Fed Officials Begin Tapering Talks, But Markets are ‘Very Sensitive’ and Maybe ‘Underestimating’ the Risk

In prepared testimony released late on Monday, Federal Reserve Chairman Jerome Powell said the US economy continues to show “sustained improvement” and forecasted a decline in inflation from current elevated levels and further job market gains.

Powell did not say anything about the tapering debate this time.

St. Louis Fed President James Bullard and Dallas Fed President Robert Kaplan meanwhile laid out some of the major questions that central bank officials will have to grapple with.

“No one really knows how this is all going to unfold,” Bullard said during the virtual event organized by the Official Monetary and Financial Institutions Forum and the Philadelphia Fed.

“We have to be ready for the idea that there is upside risk to inflation and for it to go higher.”

Taking Off The Foot Gently Off The Accelerator

Speaking on the same panel, Kaplan noted that the economic crisis involved a significant lack of demand, which was helped by the purchases of treasuries and mortgage-backed securities, and argued that now the economy is seeing strong demand.

The Dallas Fed president also shared his concerns over the frothy housing market and the potential for easy policy to feed “excesses and imbalances.”

“I’ve been more of a fan of doing some things maybe to take our foot gently off the accelerator sooner rather than later so that we can manage these risks.”

According to him, this is simply a reaction to the “dramatically improved economic outlook.”

New York Fed President John Williams then signaled it is too early for any turn in policy yet.

While the economy is improving at a “rapid rate,” with the medium-term outlook “very good,” Williams said in his prepared remarks,

“Data and conditions have not progressed enough for the FOMC to shift its monetary policy stance of strong support for the economic recovery.”

Markets Underestimating The Risk?

Speaking at the Qatar Economic Forum, billionaire investor Ray Dalio said on Monday that the Fed could achieve its desired results with relatively modest actions.

“It’s easy to say that the Fed should tighten, and I think that they should,” said Dalio, the founder of the world’s biggest hedge fund, Bridgewater Associates.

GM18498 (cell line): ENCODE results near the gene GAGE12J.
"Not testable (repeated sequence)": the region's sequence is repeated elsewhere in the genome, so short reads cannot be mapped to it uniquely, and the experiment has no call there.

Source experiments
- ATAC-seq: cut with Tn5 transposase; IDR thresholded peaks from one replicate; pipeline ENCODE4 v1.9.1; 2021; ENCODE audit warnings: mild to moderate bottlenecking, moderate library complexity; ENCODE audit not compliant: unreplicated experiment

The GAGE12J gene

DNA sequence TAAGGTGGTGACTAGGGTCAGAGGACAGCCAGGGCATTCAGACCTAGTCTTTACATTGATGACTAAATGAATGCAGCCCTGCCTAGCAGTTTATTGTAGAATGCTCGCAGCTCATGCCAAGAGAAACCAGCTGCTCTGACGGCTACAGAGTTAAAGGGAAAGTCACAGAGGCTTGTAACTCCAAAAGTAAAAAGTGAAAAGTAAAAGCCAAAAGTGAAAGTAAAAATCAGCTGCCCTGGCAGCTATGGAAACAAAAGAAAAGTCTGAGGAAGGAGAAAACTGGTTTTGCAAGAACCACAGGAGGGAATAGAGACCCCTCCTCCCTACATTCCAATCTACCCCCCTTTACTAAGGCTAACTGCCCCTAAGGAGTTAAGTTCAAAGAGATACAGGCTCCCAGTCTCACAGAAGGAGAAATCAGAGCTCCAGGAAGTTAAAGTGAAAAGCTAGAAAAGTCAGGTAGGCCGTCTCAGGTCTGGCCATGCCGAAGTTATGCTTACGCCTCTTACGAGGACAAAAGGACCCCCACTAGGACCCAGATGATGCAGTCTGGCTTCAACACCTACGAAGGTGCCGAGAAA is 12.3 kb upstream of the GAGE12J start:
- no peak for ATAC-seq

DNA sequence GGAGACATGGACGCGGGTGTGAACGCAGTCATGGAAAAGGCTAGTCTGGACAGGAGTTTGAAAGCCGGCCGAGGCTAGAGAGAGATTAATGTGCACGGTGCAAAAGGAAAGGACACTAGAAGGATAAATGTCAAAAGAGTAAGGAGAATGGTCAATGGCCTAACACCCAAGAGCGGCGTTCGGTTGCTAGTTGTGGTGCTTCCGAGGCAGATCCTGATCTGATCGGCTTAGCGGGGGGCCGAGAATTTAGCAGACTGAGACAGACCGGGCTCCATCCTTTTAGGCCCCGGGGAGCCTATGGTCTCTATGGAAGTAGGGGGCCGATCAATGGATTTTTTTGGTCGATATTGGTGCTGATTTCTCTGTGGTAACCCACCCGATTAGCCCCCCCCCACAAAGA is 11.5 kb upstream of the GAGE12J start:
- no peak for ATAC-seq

“But I think you’ll see a very sensitive market, and a very sensitive economy because the duration of assets has gone very, very long.”

While former Treasury Secretary Lawrence Summers remained more strident, sharing his concerns over inflation going much higher than Fed’s 2% target, another former Treasury Secretary, Steven Mnuchin, said investors are not prepared for tightening monetary policy.

“There’s no question the Fed needs to go into a period of normalizing rates and normalizing the portfolio” of bond holdings, said Mnuchin, adding, “I do think the markets are underestimating this risk.”

The stock market recovered beautifully on Monday from last week’s losses while the crypto market remains affected by Fed’s shift in policy and added pressure from China cracking down on crypto trading and mining and lack of inflows.

Fed’s Williams also talked about central bank digital currency (CBDC), saying the central bank is still in the research phase and trying to figure out its use cases. However, the FedNow real-time payment settlement system is the priority for the Fed, he said.

He further said the US faces different questions than other countries when it comes to a CBDC because it has the world's reserve currency. Meanwhile, Kaplan said, it’s unrealistic to expect the US to be the world’s reserve currency permanently.

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